The book reminds the reader of what they should have learned in the scouts. Be prepared. Necessary tools for every man to have at his disposal include an opening line that promotes common interests. Another is good transportation. A third is good protection. The book advocates being a confident risk taker. Only those who are willing to fail have a chance for success. Being an interesting communicator maximizes attraction. Props may be useful but be wary of mysterious packages in elevators... God is A Woman advocates avoiding women who follow the crowd as they are immature and unlikely to make independent decisions. Not only is a man not likely to be successful with such an individual, but the author actually demonstrates how group mentality can be damaging to the reputation of the pursuer. For legal eagles, a distinction is correctly made between healthy pursuit and stalking. There are too many “fish in the sea” for a man to become obsessed with any one woman.

Coburn introduces the reader to refreshing vocabulary such as “trixie.” Through humorous stories sharing his own personal failures, the author educates the inexperienced man as to how to navigate the minefields inherent to the pursuit of women. This is not just another “how to pick up women” book. It is a refreshing, humorous attempt to advocate improved interpersonal skills and better interaction among the sexes. While the book also attempts to provide female readers with some insight on men; admittedly, most men are so one dimensional in their pursuit of women that no manual is necessary.

Sunday, May 13, 2007

My New Radio Show! Well, Maybe...

NPR is having a contest in a search for a new host for a new show. I think my column "Lunch is Not a Date" would make a great show... of course. More importantly, it's another way for me to reach, help, and entertain people about dating. Here's the link you can post in your browser to hear my entry. Feel free to check it out and if you like it, cast a vote. You'll have to register but it only takes a second. Also, there are plenty of other entries there for you to listen to, too. Thanks!

Saturday, May 12, 2007

Amazon in Canada and RedEye Article

I just found out there is an Amazon for Canada. Are you kidding me? I had no idea. Why doesn't anyone tell me these things...? Please feel free to post your reviews from to, as well, if you get a chance. We are slowly reaching more and more readers.

For those who don't live in Chicago, a big paper here, with 600,000 daily readers, used me as an expert for a dating article. This isn't quite as detailed as it was in the paper but here is a link to out-of-towners who might want to read it:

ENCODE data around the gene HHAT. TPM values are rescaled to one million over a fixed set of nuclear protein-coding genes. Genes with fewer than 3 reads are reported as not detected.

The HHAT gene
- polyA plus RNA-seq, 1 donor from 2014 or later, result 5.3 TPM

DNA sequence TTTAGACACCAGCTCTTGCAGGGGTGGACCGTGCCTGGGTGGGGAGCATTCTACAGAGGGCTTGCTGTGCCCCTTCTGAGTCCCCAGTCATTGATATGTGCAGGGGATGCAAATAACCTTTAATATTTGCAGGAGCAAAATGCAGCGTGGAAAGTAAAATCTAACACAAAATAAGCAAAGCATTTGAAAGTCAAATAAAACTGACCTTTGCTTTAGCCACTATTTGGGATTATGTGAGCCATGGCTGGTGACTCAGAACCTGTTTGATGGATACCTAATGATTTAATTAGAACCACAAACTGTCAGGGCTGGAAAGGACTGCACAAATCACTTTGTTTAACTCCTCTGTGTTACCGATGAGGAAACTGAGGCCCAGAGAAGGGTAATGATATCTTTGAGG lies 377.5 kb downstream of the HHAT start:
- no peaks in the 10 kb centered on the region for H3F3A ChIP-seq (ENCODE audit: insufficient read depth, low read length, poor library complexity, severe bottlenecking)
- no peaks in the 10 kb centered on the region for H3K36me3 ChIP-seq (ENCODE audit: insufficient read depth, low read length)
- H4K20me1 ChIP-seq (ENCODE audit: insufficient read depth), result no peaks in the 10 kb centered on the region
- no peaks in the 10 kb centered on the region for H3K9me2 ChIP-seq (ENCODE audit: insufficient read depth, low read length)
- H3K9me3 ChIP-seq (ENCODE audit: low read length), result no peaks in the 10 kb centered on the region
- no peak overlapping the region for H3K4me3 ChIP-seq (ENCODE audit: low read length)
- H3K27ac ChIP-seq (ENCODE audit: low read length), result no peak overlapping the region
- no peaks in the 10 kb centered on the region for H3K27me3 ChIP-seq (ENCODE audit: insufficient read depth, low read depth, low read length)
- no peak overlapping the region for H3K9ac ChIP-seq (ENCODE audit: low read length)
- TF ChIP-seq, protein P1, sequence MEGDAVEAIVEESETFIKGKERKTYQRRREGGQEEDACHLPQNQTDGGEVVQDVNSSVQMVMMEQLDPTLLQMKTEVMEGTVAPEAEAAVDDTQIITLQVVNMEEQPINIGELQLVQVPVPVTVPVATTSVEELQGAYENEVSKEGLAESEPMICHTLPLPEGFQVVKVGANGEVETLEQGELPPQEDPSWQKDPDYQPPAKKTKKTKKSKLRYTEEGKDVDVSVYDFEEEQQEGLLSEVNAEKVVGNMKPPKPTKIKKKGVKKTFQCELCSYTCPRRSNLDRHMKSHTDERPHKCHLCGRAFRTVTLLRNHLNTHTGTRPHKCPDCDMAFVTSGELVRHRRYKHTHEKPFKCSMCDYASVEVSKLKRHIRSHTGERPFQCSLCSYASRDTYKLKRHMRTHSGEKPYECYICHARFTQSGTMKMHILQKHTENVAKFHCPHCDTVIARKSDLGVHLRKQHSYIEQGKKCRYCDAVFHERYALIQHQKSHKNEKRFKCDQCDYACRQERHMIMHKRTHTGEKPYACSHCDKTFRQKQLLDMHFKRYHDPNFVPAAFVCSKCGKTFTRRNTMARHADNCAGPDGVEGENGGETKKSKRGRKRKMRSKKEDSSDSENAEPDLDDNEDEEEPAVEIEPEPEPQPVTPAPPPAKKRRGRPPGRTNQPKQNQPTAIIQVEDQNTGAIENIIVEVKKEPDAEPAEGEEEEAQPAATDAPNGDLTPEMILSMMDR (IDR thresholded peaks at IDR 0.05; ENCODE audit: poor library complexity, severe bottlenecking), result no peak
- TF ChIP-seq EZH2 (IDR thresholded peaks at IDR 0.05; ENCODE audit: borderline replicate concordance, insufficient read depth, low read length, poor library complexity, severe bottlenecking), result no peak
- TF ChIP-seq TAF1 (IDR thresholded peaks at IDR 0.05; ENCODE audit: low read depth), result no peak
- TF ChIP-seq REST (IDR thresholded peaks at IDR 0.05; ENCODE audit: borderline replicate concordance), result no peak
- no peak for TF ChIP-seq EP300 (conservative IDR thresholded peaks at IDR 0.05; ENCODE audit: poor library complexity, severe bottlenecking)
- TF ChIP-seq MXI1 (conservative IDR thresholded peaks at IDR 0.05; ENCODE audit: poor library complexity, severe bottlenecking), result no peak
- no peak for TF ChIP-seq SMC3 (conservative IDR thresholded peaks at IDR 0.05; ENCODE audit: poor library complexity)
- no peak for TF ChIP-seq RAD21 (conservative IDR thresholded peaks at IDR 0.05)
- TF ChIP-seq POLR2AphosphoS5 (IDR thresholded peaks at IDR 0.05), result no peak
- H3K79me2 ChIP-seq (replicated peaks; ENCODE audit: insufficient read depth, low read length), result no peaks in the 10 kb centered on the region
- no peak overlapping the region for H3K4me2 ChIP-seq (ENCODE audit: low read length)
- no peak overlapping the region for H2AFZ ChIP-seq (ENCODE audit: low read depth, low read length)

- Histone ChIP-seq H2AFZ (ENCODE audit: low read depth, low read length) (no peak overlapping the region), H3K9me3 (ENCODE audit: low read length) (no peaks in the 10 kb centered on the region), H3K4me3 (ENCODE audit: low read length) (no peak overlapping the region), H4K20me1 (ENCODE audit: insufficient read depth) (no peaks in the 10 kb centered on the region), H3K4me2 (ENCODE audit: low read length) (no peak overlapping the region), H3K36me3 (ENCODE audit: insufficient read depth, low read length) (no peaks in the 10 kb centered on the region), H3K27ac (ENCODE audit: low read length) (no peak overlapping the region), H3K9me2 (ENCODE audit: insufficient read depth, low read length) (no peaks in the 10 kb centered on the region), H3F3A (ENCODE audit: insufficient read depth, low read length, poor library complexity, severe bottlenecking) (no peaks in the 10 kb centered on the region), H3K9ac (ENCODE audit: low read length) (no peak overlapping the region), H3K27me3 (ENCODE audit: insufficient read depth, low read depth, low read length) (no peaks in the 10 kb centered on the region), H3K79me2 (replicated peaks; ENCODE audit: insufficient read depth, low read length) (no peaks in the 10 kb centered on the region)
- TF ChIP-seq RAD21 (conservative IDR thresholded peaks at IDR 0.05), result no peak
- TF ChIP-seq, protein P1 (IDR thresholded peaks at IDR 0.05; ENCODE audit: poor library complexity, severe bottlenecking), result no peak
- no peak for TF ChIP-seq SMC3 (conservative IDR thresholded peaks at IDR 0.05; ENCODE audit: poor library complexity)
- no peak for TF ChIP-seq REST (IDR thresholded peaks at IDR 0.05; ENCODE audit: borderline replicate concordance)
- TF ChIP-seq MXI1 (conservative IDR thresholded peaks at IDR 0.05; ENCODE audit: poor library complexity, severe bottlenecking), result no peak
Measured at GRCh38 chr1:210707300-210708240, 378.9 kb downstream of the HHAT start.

I have begun looking to put up solid dating advice via my column "Lunch is Not a Date" weekly, as opposed to monthly. I will keep you posted... Have a good weekend!

Wednesday, May 9, 2007

Top Two Idiots in the World

There are a lot of stupid people out there in the world. That being the case, you'd think it would be virtually impossible for the two biggest idiots to ever be in the same area, let alone meet. Alas, I was there when it happened.

Over the weekend I went to get my car to go play some tennis. I like to play on the outskirts of the city, where there are plenty of empty courts and where my opponent and I can play for as long as we like; as opposed to playing in the city, where courts are crowded and you can't play for more than an hour. I usually pick up whoever I'm playing and we head out for up to a four hour bout.

I got out to my car. Like most cities, parking is hard to find. You can spend thirty minutes looking for a spot on any given day. I started my car as a parked-illegaly SUV backed down the street, wanting my spot. Another car pulled up behind me. They met at the mid-section of my car and refused to move. I was boxed in. I yelled at them. It didn't matter. Forget that I couldn't get out of the spot and neither of them could park in it, they weren't budging. I threatened to call the police. Nothing. It wasn't until I actually dialed the police and started talking to them before the SUV pulled away. Clearly the two top idiots in the world.

Just FYI, I will be on Spain's largest English speaking radio station tomorrow ( Should be fun. I go on around 1:40 CST and the show is aired online, too. For anyone who wrote a review on Amazon, please feel free to put it up on, too, as that's where Europe buys books online. Thanks. Here is part of an article for a popular Chicago newspaper I was the expert for in today's issue (the sidebars are missing and only available in the hardcopy version).,0,4613636.story

Feel free to check it out. Gotta run; off to move my car for street cleaning. Ugh!

Friday, May 4, 2007

Count Mouse Droppings

I read in the paper today that a restaurant was closed because the city of Chicago found over three hundred mouse droppings in the establishment. That must be a great job, to count mouse droppings. Poor schmuck probably can't use the restroom without thinking about work. A few things come to mind:

Why do they have to count the number of droppings?
What is the cut-off for droppings? Is one hundred okay? Fifty?
Did anyone actually see a mouse? Perhaps rats are bringing the droppings into the place to frame mice, in which case the place shouldn't be closed.

What happens if they find 1000 or more mouse droppings?

Are the mouse droppings in any shapes? For example, is the a dropping in the shape of Mary? That's what we really want to know.

Tuesday, May 1, 2007

Amazon Spam

This is a difficult subject for me to discuss, and I need to be tactful, which I'm not always good at. Please know that I mean no offense, so if I offend anyone, my apologies. At the same time, it is an important topic.